Published on January 14th, 2014 | by Adam Johnston6
SolarCity Takes 32% Of 2013 3Q US PV Residential Market As Utilities Squirm
January 14th, 2014 by Adam Johnston
SolarCity took 32% of the US Residential PV installation market in the third quarter of 2013, as utilities continue to squirm over solar power’s disruptive energy potential.
According to GTM Reasearch, the solar giant had four times the market share of its closet rival, Vivint.
Besides Vivint, rounding out the top five in the third quarter were Verengo, REC Solar, and Real Goods Solar.
“In addition to a steadily growing market share, the company (SolarCity) made a bevy of moves over the course of the year, ranging from the first securitized distributed solar deal to the acquisitions of Paramount Solar and Zep Solar,” said GTM Research Senior Vice President Shayle Kann. “SolarCity’s 2014 guidance suggests another rapid year of growth, barring bottlenecks in component costs, project finance or regulation.”
Unique sales ventures with Honda, Viridian Energy, and Home Depot helped to boost its market share, attracting a new base of customers, noted solar analyst Nicole Litvak.
“The installer has been quick to enter and dominate new residential growth markets such as New York and Connecticut,” she said.
However, while SolarCity did dominate the overall US residential PV market, other companies have been able to get some market share in other states. Roof Diagnostics and Trinity Solar Power topped SolarCity in New Jersey for the 2013 third quarter. Meanwhile, Vivant lead Massachusetts installations during all of 2013.
The debate centers on net metering, which requires utility companies to credit customers for solar energy that they generate in excess of their own usage. The credits were part of financial incentives to invest in solar energy.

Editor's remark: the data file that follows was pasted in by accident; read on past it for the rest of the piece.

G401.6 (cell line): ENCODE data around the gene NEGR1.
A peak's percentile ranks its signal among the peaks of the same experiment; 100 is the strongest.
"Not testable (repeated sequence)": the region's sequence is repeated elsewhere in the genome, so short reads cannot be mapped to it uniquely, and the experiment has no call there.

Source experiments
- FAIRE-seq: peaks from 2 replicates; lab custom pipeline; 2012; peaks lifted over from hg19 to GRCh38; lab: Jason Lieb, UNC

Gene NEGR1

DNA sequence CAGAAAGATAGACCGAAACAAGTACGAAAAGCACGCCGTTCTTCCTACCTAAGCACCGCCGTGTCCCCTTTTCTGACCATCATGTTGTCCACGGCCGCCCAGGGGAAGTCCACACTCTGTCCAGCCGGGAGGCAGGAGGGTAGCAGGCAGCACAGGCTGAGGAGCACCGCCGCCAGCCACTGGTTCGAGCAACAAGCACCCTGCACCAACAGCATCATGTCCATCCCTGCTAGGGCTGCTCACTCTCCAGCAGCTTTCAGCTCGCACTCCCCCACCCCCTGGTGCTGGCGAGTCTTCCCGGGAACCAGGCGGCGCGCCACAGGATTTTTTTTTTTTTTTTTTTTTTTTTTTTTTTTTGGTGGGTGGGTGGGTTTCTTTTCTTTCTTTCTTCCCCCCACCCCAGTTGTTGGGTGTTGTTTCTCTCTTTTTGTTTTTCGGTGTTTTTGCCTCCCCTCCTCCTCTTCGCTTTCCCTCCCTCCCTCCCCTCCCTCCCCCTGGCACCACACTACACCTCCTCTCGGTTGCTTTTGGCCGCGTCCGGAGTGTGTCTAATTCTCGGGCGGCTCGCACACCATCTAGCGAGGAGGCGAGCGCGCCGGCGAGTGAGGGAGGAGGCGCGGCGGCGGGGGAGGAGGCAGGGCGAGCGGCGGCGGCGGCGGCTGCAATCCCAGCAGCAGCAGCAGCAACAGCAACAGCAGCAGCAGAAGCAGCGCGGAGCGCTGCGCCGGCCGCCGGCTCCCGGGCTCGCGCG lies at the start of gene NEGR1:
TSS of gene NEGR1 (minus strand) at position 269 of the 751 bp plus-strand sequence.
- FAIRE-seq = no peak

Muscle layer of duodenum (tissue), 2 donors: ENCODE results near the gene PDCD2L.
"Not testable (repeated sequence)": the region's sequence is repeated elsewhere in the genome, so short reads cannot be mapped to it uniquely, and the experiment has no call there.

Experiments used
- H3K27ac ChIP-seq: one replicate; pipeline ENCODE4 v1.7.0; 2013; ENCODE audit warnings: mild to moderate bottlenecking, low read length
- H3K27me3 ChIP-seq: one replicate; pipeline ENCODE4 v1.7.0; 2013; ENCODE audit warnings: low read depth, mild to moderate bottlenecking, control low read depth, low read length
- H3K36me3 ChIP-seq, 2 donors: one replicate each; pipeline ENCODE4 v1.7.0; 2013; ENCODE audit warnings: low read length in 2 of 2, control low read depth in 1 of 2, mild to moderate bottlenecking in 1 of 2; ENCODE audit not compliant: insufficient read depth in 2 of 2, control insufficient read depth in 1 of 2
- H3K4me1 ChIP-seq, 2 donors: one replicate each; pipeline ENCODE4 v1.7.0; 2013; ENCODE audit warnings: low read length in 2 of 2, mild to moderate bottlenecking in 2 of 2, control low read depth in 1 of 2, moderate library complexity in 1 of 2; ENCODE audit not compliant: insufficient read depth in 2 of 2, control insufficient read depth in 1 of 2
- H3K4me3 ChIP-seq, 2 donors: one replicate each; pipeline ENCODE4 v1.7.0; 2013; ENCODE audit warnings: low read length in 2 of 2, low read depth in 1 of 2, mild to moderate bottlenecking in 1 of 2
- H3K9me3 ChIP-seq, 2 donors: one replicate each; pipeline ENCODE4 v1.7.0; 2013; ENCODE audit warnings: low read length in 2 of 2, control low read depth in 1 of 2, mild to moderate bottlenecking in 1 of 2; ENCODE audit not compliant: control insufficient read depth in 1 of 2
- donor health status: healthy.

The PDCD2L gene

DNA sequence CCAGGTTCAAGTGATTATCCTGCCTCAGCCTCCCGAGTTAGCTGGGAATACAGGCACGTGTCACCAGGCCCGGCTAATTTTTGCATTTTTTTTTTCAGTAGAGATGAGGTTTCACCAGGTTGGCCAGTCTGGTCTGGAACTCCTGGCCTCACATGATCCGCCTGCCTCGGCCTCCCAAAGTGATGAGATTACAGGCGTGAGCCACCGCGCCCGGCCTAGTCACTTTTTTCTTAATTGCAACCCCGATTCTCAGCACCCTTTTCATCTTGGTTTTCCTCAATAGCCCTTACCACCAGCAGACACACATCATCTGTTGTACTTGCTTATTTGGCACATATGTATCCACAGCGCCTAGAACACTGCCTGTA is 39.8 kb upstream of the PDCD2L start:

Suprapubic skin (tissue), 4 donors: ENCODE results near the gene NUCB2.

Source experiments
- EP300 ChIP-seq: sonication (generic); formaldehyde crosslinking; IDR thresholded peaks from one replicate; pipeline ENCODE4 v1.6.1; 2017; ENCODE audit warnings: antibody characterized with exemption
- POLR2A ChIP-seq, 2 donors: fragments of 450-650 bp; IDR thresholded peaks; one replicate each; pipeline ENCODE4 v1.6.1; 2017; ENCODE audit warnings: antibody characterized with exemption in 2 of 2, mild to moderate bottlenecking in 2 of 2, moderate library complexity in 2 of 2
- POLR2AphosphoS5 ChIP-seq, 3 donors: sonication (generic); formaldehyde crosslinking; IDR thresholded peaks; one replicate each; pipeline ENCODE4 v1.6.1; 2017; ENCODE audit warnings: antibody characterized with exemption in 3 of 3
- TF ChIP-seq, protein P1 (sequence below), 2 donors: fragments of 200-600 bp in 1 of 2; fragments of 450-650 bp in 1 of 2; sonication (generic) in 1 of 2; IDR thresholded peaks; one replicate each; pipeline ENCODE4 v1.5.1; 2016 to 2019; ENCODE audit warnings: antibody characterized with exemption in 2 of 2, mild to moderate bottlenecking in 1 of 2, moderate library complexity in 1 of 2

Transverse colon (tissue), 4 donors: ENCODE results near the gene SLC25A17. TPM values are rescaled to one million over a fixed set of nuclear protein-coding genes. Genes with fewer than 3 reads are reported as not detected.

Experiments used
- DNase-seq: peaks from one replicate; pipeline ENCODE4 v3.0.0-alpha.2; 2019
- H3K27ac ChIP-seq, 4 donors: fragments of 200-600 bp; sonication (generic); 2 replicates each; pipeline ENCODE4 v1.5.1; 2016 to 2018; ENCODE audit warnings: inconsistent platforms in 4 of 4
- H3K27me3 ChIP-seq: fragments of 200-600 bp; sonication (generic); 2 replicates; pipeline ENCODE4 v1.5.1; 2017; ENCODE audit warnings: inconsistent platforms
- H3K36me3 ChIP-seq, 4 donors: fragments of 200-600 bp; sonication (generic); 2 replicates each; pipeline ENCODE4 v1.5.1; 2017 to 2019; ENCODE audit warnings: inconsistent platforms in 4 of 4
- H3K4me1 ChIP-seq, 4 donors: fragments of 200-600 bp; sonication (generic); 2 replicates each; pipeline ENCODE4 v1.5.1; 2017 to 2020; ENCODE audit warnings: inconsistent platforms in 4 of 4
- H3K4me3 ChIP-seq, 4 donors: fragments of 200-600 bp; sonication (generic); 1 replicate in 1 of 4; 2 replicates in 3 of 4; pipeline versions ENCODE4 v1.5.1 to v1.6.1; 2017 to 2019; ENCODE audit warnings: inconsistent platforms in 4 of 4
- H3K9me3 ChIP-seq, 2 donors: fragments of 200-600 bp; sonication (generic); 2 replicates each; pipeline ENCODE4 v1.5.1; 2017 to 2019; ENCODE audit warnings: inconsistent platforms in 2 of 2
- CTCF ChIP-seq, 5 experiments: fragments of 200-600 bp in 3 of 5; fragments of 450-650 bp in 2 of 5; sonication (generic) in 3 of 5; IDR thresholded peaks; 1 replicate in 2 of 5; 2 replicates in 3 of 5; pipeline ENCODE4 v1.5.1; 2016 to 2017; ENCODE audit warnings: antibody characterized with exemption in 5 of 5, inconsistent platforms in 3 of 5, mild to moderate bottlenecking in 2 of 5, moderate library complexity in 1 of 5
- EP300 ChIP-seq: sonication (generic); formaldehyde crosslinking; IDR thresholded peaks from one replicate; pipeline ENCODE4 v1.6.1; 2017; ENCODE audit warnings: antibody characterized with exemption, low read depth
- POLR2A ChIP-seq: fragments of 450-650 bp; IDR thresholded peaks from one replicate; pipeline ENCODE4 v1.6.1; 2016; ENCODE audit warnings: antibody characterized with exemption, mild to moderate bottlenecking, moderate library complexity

Policies for net metering, which is used in 43 states, vary from state to state, but most credits are set at the local retail price for electricity. That bothers utilities, which contend that the retail price is set too high, resulting in excessive credits to solar users. Utilities want credits set by wholesale prices, which are much lower than retail.
As some utilities will seek to have rules change back to favor them, SolarCity’ and other pv installers success should continue to remind utilities about the role disruptive technologies play on industries. As seen with the Internet constantly changing cable and telephone companies business models, this year may will see ongoing saga of how solar energy will change power utility models as well.
Appreciate CleanTechnica’s originality? Consider becoming a CleanTechnica member, supporter, or ambassador — or a Patreon.
Have a tip for CleanTechnica? Send us an email: firstname.lastname@example.org